The question on most trainers' minds after any given trial weekend is, "Why did he/she do that?" Why did we get no-sits and go-outs to glove corners and walk-ins on recalls and Heaven only knows what other clever things our dogs came up with that they have NEVER EVER been allowed or encouraged or rewarded for doing in training?
I have some thoughts on this. I have NO IDEA how valid they are. But they're bouncing around in my head and I want to throw this out and see what you guys think.
Point A: The "experts" say we should make training look like showing and vice versa. I agree with the experts. In order to get a dog who understands his job and can perform it with the utmost willingness in the ring, showing cannot look drastically different from training (once you're past the point of teaching the individual skills) or the dog will think it is something totally new and weird and behave accordingly. This is dramatically illustrated when a trainer who works constantly with bait bag on her belt enters the ring cookie-less.
Point B: In order to keep obedience fun and refreshing, we come up with a million creative things to do with our dogs in training to challenge their minds. Everyone would agree this is necessary.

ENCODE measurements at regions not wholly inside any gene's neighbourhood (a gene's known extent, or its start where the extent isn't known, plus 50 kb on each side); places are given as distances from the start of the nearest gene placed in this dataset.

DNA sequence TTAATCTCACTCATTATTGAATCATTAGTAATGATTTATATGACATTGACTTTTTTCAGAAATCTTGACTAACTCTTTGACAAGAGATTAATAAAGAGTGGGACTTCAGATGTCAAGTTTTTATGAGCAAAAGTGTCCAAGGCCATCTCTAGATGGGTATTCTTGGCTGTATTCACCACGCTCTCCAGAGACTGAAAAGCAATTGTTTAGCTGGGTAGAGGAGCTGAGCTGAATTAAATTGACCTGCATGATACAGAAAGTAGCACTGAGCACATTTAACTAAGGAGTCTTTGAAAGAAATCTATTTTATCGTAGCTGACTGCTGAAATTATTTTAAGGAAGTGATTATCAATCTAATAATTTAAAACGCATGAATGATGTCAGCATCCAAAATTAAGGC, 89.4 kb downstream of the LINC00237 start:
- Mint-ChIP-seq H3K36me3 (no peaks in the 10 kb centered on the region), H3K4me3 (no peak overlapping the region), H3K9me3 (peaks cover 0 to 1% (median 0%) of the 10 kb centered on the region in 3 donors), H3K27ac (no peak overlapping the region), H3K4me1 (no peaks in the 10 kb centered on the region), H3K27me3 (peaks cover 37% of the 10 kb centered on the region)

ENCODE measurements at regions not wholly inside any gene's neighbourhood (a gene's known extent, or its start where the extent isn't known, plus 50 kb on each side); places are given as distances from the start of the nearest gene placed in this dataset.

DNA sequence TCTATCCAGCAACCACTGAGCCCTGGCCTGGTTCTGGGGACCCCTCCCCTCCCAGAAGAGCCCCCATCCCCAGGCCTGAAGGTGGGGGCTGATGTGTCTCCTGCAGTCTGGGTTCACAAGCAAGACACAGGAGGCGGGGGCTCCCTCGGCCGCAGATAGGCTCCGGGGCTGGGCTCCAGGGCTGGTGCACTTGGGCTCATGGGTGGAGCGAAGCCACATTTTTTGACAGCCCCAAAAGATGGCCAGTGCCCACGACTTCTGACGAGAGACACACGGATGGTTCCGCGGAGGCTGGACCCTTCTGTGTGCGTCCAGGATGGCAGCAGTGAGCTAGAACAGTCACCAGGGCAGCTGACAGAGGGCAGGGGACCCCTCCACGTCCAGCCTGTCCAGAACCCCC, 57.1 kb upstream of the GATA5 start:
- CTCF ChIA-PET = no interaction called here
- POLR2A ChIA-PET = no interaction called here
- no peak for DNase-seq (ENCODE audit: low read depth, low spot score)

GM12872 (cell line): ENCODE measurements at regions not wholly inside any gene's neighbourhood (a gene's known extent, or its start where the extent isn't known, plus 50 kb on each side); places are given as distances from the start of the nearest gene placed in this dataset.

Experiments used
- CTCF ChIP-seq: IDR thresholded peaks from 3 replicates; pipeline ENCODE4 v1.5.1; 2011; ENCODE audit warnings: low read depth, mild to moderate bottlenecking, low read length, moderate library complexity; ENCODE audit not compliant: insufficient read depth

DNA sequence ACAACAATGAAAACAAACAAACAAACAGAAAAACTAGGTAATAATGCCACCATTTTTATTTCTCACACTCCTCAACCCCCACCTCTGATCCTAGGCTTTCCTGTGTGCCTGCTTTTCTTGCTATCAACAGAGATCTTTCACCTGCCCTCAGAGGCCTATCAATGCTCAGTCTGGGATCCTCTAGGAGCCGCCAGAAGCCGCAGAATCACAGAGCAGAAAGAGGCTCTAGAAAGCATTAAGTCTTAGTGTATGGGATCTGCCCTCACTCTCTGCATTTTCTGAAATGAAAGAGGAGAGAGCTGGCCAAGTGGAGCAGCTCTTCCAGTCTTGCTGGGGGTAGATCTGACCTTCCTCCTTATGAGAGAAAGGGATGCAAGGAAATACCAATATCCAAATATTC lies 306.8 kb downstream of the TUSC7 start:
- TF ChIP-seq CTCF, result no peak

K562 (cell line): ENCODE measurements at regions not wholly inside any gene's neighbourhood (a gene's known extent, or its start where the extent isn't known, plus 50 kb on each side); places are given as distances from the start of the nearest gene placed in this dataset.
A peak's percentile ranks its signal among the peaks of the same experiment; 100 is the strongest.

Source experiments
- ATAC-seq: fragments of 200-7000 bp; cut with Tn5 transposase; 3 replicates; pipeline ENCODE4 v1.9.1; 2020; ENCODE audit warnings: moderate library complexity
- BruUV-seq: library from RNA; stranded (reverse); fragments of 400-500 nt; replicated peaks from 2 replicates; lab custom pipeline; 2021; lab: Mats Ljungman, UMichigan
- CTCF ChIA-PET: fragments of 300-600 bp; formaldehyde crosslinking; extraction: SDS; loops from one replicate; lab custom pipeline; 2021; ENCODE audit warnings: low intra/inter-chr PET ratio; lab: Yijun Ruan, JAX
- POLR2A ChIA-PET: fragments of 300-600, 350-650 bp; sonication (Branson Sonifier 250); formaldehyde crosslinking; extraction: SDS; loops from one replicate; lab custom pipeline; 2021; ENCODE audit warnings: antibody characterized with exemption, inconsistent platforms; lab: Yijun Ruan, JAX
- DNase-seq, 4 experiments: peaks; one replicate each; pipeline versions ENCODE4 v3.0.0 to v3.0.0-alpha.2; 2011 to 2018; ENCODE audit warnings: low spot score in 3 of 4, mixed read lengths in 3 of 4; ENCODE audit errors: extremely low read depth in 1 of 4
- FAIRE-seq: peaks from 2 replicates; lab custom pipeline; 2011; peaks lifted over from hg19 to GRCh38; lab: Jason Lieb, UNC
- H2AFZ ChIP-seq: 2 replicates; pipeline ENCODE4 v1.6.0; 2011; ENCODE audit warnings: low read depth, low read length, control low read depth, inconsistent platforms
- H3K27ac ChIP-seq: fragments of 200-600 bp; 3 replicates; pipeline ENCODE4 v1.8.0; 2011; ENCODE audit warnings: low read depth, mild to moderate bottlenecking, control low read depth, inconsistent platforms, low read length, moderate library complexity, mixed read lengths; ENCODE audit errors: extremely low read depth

So we do bounces, touches and spins on heeling. We release to jackpots. We let our dogs chase us, chase food and bite toys for recalls. We sit on the ground and do signals. We throw gloves all over, then send the dog on a go-out. I've scattered scent articles over, under and on a lawn chair and asked Phoenix to "find it." I've had friends race him to his dumbbell. He's worked with toys scattered all over the ring and a friend offering him treats every turn. This has all been very fun and good.
Then we go into the show ring and IT LOOKS NOTHING LIKE TRAINING.
Sometimes I think in my eternal pursuit of "new, fresh, challenging, motivating, fun, happy, make-him-think" stuff to do in training, I've totally neglected the bare essentials of teaching my dog to work when there is nothing but me, him and the judge in the ring and no one or no thing is deliberately trying to distract or confuse him. It's almost as if the lack of distraction is overwhelmingly distracting.
When using a lot of creative proofing, I've always thought, "If I make things harder in training, they'll seem easy by comparison when we show."
Honestly, I'm not seeing this.
Maybe it's just our current stage of training.
Maybe I haven't found the magic thread that will pull everything together.
Maybe I'll read this post in five years and laugh and wonder what I was fussing about.
Whatever it is, last weekend I truly felt like I had neglected to train the simple ability to walk into a ring and perform without any flying monkeys.
Don't get me wrong - proofing is definitely valuable and will always be part of my training tool box. But throughout Phoenix's Open career and now two trials into the infancy of his Utility career, I sometimes wonder if I've made things harder than they need to be.
Time will tell.
One of my goals for this year is definitely to blur the line between training and showing. On the surface, that sounds so simple. If you've done it, you know it's anything but. That's going to be a post by itself and I welcome any input!